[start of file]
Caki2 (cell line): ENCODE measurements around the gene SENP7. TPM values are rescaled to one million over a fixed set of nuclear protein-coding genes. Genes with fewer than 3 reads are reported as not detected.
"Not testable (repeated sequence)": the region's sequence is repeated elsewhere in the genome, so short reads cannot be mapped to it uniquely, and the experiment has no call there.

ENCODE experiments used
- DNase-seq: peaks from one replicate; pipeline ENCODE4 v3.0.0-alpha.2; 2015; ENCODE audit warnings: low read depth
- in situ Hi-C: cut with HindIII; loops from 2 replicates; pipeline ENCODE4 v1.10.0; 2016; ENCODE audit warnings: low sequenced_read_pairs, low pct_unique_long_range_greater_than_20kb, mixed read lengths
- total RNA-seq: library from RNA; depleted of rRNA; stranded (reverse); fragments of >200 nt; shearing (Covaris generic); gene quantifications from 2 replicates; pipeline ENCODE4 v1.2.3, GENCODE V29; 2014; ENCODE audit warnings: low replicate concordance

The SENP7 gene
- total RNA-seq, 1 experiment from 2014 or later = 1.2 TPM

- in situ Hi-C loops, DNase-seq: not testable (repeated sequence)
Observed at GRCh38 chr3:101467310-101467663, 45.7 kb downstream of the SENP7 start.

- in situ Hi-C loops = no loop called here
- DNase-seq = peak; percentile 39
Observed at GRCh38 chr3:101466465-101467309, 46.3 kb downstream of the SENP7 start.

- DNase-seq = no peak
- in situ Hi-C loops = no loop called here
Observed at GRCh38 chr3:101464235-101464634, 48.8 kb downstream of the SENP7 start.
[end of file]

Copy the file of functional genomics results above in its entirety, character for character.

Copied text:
Caki2 (cell line): ENCODE measurements around the gene SENP7. TPM values are rescaled to one million over a fixed set of nuclear protein-coding genes. Genes with fewer than 3 reads are reported as not detected.
"Not testable (repeated sequence)": the region's sequence is repeated elsewhere in the genome, so short reads cannot be mapped to it uniquely, and the experiment has no call there.

ENCODE experiments used
- DNase-seq: peaks from one replicate; pipeline ENCODE4 v3.0.0-alpha.2; 2015; ENCODE audit warnings: low read depth
- in situ Hi-C: cut with HindIII; loops from 2 replicates; pipeline ENCODE4 v1.10.0; 2016; ENCODE audit warnings: low sequenced_read_pairs, low pct_unique_long_range_greater_than_20kb, mixed read lengths
- total RNA-seq: library from RNA; depleted of rRNA; stranded (reverse); fragments of >200 nt; shearing (Covaris generic); gene quantifications from 2 replicates; pipeline ENCODE4 v1.2.3, GENCODE V29; 2014; ENCODE audit warnings: low replicate concordance

The SENP7 gene
- total RNA-seq, 1 experiment from 2014 or later = 1.2 TPM

- in situ Hi-C loops, DNase-seq: not testable (repeated sequence)
Observed at GRCh38 chr3:101467310-101467663, 45.7 kb downstream of the SENP7 start.

- in situ Hi-C loops = no loop called here
- DNase-seq = peak; percentile 39
Observed at GRCh38 chr3:101466465-101467309, 46.3 kb downstream of the SENP7 start.

- DNase-seq = no peak
- in situ Hi-C loops = no loop called here
Observed at GRCh38 chr3:101464235-101464634, 48.8 kb downstream of the SENP7 start.